Common global shock but diverging economic outcomes

As New Zealand’s Reserve Bank we hear directly ‘from the horse’s mouth’ what our global colleagues are experiencing and doing.

From our most recent interactions it is clear that the common and (almost) simultaneous COVID-19 health shock is impacting nations in similar ways, but the policy reactions and outlooks ahead vary greatly. The differences are in large part explained by the initial health of their economy, the underlying drivers of economic activity, and the degree of success in containing COVID-19.

Reserve Bank of New Zealand Governor Adrian Orr
Reserve Bank of New Zealand Governor Adrian Orr

The more robust an economy was when first impacted by the pandemic, the more options and flexibility its local policymakers had to respond. Robust is generally considered as recent economic growth, low unemployment, low and stable inflation, an efficient financial system with sound financial institutions, and an ability and willingness to adjust government spending, investment, and welfare payments.

Amongst this ‘robust’ group, the initial policy actions have been very similar. They generally included: ensuring credit and cash is cheap and accessible, increased government spending and investment, support for employers to pay wages and access credit, and additional welfare payments.

However, the economic impact has varied significantly, especially across sectors of each economy. The more reliant a nation is on primary production (especially food export revenue) and the manufacture of durable goods (especially e-technology), the better it has fared. By contrast, the more reliant a nation is on the provision of face-to-face services (e.g., tourism and hospitality) the bigger their fall.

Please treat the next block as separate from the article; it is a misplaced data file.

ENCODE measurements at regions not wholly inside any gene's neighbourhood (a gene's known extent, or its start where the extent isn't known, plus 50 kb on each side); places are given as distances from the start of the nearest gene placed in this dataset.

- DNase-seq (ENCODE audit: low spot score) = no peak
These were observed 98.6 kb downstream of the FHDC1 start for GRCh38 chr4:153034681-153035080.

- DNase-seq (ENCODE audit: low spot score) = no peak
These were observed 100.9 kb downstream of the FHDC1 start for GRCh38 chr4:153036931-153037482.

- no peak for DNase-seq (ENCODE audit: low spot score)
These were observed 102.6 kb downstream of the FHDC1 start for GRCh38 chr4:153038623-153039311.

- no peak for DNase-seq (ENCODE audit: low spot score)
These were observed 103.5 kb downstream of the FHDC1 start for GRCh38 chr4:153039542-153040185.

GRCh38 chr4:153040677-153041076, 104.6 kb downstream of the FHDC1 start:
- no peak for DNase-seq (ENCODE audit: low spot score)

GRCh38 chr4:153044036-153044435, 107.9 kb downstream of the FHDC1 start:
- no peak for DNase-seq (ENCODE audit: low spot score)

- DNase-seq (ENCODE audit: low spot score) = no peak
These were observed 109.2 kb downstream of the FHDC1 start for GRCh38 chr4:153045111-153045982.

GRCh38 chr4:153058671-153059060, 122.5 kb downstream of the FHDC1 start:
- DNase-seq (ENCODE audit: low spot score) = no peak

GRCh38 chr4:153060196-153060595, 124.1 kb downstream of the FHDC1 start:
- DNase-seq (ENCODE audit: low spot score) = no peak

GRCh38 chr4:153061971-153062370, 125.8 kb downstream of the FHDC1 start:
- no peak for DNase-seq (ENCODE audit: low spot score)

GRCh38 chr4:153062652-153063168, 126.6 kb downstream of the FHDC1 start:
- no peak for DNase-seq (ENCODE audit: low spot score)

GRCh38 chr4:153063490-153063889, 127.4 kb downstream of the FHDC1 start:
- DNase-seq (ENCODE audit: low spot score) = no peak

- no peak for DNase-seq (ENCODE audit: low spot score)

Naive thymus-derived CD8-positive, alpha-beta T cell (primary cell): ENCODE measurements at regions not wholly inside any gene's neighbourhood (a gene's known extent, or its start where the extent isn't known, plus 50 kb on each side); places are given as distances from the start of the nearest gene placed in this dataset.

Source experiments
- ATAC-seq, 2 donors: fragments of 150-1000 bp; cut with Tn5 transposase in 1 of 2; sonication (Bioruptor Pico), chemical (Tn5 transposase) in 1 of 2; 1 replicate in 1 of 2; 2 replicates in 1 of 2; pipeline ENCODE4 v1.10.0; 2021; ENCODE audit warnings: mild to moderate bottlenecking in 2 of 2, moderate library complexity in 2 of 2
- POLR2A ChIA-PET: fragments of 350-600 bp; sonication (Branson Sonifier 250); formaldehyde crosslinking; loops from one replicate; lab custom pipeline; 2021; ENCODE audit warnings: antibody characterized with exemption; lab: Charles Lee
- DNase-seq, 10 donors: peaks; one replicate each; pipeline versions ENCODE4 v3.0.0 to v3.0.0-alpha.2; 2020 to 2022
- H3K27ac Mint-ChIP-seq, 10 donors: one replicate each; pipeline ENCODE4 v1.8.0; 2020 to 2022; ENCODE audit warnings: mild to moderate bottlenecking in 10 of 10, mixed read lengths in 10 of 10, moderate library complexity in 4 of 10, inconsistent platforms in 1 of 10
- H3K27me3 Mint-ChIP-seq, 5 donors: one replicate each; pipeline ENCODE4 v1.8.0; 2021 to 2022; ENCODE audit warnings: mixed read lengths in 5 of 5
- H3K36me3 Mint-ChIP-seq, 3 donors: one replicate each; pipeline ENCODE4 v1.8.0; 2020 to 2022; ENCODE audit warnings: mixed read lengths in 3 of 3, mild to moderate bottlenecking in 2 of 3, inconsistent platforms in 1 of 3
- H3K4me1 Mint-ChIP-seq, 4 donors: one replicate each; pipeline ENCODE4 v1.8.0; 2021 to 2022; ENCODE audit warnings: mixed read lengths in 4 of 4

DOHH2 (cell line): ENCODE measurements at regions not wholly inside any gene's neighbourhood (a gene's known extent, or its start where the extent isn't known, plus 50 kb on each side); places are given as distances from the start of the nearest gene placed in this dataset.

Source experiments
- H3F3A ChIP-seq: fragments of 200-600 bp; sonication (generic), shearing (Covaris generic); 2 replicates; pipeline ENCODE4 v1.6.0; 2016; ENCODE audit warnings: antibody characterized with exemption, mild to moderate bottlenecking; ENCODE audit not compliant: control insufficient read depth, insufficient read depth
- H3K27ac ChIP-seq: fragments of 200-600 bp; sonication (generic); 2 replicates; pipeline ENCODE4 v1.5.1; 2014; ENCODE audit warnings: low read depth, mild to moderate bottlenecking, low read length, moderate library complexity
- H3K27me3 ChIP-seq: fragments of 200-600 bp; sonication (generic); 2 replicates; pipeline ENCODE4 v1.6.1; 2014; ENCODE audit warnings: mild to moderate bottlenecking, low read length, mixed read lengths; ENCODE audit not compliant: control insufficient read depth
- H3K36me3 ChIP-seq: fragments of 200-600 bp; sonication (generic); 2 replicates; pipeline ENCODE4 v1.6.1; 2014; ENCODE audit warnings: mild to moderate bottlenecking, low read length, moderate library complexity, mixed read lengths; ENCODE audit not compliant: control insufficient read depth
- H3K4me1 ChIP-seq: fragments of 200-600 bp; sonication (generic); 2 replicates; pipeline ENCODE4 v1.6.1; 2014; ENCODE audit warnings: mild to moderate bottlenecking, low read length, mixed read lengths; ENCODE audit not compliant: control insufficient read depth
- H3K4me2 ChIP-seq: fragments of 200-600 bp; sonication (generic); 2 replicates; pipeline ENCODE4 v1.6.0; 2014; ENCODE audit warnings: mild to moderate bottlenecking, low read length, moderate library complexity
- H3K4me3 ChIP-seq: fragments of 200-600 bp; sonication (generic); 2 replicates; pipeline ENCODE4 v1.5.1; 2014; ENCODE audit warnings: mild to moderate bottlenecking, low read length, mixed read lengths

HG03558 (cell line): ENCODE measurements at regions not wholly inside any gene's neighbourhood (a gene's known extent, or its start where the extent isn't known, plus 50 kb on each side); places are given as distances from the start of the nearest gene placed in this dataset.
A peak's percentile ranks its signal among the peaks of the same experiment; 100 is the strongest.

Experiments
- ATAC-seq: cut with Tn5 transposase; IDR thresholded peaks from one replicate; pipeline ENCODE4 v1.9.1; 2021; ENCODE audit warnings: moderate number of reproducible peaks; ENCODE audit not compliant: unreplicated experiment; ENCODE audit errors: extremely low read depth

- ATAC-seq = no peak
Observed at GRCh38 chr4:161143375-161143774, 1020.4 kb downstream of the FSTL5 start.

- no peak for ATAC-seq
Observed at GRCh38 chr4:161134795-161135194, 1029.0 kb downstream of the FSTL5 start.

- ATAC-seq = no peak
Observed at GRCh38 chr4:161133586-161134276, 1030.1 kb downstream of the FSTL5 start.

Common for all nations is that uncertainty and economic confidence is highly-related to perceptions that the pandemic is regionally ‘contained’. The common view amongst our international colleagues is that their local economy cannot perform at capacity with the pandemic. In general, household spending and business investment continues to lag behind incomes and earnings. This highlights one limitation of easy monetary conditions in expanding demand.

Looking ahead, accurate prediction is impossible, but preparedness is necessary and feasible. The type of scenarios policymakers are mulling include: options for when/if a vaccine is developed; the establishment of COVID-19 ‘safe’ trade and travel bubbles; and the management of rolling waves of regionally-contained COVID-19 outbreaks.

Globally, the general conclusions are that economic activity needs ongoing support by both government and central banks, and that government fiscal policy is the most potent. There is also much awareness that fiscal policy cannot subsidise everyone forever. Examples of more targeted government interventions – such as sustainable infrastructure initiatives, and retraining and people mobility are being shared. These policies are more complex to create and implement, especially at pace and scale.

Financial stability is also a key focus. The current broad consensus is that banks must be focused on the long-term interests of their customers, which will take strong regional bank leadership. The financial markets’ tools for measuring risk and allocating money must also be switched on and working, to best assist the reallocation of economic effort. The current big change drivers are more local-regional trade, simpler supply chains, and the rapid adoption of technology to deliver services.

New Zealand had a robust economic starting point at the onset of the pandemic. We have a backbone of primary production and exports. And, for now, a credible containment of the COVID-19 virus. But, we also have significant reliance on services that require face-to-face interaction. We need to be prepared for multiple health and economic scenarios so as to best manage through the pandemic and arrive at a more sustainable economic place. Mahi tahi – work together.

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